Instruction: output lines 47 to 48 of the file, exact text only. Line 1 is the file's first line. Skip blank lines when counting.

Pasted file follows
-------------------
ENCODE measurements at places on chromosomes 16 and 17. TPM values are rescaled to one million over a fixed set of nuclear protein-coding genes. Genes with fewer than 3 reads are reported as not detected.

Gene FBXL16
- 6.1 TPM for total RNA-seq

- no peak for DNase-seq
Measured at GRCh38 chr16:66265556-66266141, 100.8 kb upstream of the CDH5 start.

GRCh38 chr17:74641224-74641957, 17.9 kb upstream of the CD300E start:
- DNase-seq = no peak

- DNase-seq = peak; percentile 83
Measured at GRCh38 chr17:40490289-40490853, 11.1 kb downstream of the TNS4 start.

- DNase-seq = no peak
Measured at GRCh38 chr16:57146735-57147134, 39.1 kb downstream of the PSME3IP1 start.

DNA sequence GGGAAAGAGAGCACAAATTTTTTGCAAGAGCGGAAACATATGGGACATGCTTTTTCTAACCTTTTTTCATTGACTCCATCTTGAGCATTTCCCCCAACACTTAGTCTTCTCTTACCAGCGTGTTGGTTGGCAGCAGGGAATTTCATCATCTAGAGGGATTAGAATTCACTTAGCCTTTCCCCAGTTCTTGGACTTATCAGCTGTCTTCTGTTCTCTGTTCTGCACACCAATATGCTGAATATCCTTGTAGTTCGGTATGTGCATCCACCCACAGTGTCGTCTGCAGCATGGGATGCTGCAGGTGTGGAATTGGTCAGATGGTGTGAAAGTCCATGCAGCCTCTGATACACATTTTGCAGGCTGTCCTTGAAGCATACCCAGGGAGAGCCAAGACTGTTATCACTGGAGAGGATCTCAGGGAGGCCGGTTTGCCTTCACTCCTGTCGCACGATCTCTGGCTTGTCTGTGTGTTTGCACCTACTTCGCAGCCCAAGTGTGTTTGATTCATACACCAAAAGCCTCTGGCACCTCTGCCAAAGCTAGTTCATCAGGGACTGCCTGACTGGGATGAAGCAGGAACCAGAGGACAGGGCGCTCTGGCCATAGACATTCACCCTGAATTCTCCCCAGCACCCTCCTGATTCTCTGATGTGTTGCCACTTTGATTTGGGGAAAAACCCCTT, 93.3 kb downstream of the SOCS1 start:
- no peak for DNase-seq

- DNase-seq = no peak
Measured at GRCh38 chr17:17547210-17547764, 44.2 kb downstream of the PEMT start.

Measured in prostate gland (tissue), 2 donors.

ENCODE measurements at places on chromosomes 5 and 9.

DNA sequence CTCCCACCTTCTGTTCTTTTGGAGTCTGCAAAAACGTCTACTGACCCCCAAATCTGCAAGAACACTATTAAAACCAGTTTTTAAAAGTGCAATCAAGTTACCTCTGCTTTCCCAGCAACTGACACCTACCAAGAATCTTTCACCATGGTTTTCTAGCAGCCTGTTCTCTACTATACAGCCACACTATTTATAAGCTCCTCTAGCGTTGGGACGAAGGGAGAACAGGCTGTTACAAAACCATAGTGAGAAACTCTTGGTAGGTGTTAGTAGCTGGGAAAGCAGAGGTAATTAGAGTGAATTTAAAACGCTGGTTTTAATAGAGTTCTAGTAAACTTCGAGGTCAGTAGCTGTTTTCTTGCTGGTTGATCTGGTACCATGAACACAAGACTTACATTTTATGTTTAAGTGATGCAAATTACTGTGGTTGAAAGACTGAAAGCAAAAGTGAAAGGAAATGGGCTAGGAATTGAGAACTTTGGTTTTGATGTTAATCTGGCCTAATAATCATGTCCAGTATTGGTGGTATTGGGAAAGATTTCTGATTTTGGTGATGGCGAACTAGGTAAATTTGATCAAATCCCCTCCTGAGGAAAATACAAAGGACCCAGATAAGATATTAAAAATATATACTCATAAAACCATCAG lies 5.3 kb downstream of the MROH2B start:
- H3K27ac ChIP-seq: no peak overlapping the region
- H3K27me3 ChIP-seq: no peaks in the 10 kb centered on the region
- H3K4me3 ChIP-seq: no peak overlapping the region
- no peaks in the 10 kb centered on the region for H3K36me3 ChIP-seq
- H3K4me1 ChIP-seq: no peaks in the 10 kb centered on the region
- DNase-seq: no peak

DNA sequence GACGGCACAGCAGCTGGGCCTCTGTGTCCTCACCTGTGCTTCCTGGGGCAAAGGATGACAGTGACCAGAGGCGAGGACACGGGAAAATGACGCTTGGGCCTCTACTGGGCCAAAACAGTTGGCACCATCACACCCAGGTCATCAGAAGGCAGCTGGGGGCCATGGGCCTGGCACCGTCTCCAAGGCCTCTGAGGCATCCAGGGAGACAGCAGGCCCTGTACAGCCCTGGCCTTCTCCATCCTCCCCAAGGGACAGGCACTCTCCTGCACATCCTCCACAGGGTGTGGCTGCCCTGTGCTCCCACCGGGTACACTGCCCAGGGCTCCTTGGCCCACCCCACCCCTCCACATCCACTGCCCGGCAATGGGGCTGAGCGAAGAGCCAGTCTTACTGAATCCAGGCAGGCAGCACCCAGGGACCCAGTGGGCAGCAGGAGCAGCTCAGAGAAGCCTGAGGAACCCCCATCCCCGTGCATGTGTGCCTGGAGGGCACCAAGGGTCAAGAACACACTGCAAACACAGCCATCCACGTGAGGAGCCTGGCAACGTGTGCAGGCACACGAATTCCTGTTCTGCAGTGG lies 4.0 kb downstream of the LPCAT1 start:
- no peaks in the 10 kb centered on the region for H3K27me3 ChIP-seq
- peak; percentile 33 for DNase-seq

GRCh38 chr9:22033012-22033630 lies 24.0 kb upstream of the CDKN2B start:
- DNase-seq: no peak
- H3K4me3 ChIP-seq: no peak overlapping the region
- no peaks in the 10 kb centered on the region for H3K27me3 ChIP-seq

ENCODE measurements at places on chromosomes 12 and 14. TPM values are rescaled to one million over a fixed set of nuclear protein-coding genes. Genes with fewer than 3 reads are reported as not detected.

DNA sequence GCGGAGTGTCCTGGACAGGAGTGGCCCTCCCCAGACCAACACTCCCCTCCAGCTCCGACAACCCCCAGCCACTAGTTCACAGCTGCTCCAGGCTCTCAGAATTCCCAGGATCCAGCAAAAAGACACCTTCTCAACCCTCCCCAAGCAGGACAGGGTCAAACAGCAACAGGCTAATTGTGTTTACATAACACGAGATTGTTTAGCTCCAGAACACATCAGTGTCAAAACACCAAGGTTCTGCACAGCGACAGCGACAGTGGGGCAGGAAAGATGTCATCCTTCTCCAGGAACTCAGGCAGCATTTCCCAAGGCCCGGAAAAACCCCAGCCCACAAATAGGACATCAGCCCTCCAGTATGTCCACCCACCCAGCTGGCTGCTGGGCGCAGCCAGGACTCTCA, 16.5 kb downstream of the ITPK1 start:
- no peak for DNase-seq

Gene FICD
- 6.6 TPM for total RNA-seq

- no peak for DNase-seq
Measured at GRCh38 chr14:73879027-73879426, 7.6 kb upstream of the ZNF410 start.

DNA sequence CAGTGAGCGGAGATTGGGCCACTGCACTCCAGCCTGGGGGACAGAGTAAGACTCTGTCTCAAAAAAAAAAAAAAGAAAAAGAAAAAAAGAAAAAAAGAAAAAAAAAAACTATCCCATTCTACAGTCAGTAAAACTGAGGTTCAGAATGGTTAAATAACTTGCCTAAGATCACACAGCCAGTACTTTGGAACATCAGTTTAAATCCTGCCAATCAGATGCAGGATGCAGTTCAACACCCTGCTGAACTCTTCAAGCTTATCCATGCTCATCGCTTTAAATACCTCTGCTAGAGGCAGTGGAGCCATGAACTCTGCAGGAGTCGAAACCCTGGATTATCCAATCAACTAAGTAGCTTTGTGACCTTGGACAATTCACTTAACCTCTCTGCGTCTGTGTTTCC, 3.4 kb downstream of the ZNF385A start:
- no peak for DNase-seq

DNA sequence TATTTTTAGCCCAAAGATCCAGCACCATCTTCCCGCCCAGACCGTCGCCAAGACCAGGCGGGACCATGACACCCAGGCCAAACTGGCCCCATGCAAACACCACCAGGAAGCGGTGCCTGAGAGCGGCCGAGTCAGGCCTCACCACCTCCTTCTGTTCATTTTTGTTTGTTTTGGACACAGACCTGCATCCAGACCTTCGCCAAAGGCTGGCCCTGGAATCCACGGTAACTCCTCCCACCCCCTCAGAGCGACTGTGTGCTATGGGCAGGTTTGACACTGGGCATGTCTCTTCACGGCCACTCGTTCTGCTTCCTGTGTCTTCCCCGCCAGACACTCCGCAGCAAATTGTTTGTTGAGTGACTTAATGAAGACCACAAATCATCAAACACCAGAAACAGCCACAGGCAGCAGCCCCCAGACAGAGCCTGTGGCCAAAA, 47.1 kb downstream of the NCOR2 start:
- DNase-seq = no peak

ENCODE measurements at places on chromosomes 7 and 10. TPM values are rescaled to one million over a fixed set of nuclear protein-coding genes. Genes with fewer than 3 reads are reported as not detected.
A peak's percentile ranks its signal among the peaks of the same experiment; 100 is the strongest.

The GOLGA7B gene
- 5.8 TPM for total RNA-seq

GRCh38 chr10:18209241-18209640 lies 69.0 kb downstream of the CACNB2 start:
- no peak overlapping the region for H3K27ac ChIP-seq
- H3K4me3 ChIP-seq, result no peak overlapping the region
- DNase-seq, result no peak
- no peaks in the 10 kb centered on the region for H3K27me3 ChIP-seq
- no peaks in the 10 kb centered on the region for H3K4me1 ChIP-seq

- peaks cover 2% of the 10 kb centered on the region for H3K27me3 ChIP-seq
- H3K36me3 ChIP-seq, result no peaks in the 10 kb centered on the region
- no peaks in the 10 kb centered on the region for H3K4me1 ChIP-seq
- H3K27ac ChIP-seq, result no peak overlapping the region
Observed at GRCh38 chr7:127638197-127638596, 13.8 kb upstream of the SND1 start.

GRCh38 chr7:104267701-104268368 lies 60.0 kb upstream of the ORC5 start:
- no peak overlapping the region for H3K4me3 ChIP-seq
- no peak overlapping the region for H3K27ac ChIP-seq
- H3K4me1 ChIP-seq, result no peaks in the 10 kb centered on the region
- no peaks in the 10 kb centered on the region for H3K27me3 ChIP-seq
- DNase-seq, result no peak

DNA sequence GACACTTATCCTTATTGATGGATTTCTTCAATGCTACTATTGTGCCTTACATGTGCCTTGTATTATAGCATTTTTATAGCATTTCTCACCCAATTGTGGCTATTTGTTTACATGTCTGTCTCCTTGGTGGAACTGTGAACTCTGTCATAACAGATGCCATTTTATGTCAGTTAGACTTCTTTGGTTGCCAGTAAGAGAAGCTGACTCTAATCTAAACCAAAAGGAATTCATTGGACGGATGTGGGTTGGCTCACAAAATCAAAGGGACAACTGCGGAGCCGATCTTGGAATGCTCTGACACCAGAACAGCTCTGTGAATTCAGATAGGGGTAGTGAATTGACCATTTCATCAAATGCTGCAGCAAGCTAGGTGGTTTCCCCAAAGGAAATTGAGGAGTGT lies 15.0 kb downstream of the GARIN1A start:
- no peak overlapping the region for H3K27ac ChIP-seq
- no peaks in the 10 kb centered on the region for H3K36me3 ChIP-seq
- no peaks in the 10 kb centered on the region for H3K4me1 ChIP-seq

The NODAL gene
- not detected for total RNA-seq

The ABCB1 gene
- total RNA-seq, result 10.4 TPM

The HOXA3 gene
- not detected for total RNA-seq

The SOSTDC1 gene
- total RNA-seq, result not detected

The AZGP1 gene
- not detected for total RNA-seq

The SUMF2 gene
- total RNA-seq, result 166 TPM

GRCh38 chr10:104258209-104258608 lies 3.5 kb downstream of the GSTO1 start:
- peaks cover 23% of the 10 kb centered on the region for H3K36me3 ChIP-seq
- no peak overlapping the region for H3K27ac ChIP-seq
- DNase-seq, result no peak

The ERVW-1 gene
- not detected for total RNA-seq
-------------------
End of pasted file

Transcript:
GRCh38 chr10:18209241-18209640 lies 69.0 kb downstream of the CACNB2 start:
- no peak overlapping the region for H3K27ac ChIP-seq